Monday, February 19, 2007
I love to explore. My neighborhood, forests, beaches,
small towns, cities, foreign countries, museums, cemeteries,
just about anything. As you can probably imagine, many
places are hard, and often impossible, to explore when you
have to use a wheelchair to get around.
When I was 5 years old, my family and I moved from a city
in Minnesota to the country in Wisconsin. We lived next to
a beautiful lake, and we were surrounded by woods. The
photo above is a picture taken from our front yard. (The
dog is jumping and popping bubbles in his mouth.)
Exploring the lake and the woods were a favorite activity.
There was a pond back in the woods that very few people
knew about. I absolutely loved being there. I didn't
get to go very often though because I wasn't allowed to
go by myself. I had plans of going there by myself when
I was older though. Of course it never crossed my mind
that at 8 years old I would become a paraplegic, and going
to that pond would become impossible.
There we lots of other great places to explore too. The
property next to ours was a very old abandoned farm. It
was build by a wealthy lumberman in the late 1800s or early
1900s. He lived in Chicago, and this place was his summer
vacation home. There was a huge seven bedroom house, a horse
barn, a cow barn, a chicken coup, silos with the most fantastic
ferns growing in them, a small two room house that was perfect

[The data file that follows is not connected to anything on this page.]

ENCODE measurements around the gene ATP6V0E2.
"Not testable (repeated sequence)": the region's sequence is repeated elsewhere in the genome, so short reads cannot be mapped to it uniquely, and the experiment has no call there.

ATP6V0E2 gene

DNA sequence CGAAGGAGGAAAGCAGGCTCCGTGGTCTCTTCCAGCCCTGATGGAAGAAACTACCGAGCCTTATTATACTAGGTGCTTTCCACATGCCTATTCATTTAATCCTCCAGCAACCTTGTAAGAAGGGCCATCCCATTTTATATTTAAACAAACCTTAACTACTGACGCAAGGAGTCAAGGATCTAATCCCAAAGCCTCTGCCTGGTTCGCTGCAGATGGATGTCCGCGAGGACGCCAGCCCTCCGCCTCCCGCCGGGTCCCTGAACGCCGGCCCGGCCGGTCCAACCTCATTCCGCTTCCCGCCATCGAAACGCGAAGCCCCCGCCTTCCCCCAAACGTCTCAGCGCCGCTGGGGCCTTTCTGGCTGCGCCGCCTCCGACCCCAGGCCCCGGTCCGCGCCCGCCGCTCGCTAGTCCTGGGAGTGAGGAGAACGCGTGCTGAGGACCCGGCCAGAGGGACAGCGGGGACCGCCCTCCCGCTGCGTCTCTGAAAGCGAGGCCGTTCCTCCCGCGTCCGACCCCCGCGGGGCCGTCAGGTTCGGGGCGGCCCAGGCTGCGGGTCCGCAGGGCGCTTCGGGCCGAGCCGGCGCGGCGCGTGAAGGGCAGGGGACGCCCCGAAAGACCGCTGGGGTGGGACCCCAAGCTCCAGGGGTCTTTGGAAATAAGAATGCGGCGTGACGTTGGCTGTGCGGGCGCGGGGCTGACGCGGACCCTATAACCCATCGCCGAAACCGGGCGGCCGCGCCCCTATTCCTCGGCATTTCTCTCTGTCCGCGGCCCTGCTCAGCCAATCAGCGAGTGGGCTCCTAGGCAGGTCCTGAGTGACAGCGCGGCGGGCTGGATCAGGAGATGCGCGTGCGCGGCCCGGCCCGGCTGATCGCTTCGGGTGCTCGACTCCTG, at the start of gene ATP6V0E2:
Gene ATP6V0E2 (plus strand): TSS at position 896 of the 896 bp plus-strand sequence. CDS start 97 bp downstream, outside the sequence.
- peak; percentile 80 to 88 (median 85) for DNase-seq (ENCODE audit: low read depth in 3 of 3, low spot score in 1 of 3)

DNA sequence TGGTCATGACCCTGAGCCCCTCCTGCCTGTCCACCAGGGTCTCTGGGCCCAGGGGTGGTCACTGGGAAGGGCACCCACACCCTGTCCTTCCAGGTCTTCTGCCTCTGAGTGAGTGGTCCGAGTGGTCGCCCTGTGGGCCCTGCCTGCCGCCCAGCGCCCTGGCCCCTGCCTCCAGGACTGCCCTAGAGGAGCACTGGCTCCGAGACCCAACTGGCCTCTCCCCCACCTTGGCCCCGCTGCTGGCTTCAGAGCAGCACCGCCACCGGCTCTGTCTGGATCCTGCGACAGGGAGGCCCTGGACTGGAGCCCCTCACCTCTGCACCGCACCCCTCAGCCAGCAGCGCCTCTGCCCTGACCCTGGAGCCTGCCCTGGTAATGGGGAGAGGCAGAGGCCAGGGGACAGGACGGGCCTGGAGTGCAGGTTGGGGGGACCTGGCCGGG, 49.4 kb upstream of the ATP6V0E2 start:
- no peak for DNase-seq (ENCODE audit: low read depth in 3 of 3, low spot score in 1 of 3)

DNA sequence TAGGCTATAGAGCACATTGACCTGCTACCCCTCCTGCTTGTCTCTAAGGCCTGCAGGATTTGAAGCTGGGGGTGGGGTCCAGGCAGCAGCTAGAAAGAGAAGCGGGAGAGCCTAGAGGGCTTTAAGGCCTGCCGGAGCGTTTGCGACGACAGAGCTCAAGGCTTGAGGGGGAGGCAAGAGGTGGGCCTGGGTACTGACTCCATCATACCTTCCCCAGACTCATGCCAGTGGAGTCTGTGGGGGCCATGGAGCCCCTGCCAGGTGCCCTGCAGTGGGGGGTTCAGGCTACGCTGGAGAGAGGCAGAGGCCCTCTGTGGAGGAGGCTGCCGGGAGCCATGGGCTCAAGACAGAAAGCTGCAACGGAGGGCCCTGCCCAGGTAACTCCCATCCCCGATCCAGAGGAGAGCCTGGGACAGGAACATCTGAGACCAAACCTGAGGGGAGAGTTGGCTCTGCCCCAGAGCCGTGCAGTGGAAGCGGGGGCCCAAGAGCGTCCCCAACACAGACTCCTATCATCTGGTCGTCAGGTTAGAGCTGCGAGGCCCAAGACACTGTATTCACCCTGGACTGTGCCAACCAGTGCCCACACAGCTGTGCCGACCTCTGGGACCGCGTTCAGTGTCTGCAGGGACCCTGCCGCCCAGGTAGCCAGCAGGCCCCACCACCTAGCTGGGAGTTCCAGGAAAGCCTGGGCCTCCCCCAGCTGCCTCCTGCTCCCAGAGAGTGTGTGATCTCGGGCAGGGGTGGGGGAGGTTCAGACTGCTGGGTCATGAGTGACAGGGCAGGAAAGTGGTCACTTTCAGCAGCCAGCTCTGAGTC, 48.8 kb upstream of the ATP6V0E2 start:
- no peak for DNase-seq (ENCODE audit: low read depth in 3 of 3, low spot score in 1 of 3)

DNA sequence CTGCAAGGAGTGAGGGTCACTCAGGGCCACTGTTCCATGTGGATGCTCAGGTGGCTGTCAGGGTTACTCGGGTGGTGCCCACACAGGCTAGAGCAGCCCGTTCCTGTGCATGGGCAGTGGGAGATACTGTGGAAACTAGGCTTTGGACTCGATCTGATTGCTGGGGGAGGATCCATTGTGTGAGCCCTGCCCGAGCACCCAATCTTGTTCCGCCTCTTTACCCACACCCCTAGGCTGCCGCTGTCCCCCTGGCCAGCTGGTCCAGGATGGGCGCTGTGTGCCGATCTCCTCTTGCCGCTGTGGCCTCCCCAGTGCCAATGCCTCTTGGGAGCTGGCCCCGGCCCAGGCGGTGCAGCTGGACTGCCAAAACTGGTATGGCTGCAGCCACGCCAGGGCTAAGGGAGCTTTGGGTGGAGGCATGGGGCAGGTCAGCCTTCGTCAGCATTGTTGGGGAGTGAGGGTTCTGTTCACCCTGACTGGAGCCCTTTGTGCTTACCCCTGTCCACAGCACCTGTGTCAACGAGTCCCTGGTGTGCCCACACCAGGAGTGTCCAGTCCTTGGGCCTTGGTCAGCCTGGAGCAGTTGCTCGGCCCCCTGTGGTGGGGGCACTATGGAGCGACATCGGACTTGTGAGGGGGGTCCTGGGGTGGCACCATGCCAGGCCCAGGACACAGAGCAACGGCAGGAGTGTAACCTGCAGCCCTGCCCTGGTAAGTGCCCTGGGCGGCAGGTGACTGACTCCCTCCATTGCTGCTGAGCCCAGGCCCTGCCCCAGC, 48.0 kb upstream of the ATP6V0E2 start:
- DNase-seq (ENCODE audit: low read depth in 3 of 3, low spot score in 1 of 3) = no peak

for a play house for my sister and I (and the two neighbor
girls who were killed in the car accident). There were woods
behind our house with skunks and porcupines and an old shack.
There was the lakeshore with lots of neat rocks to find and
crawdads to uncover. (I actually still have some of the rocks
that I found there. I've passed them on to my daughter.) There
was a big field across the highway with all kinds of berries to
pick and bugs to discover. A short walk up the highway led to
some horses in a field. I remember sticking my hands through
the fence, and them gently taking sugar cubes from my hands.
Those exploring days abruptly ended that August evening because
of being in the wrong place at the wrong time. No more going to
the pond. No more visiting the horses. Exploring the lakeshore
and the field and the old buildings were very limited. If the iBOT
existed back then, many of those places would have still been
accessible to me.
As I wait for my iBOT, I look forward to all the places I will be
exploring that I cannot currently explore in my manual chair. Sure,
the iBOT has limitations. I know I won't be climbing Mt Hood in my
iBOT. But there are so many other places I've only dreamed of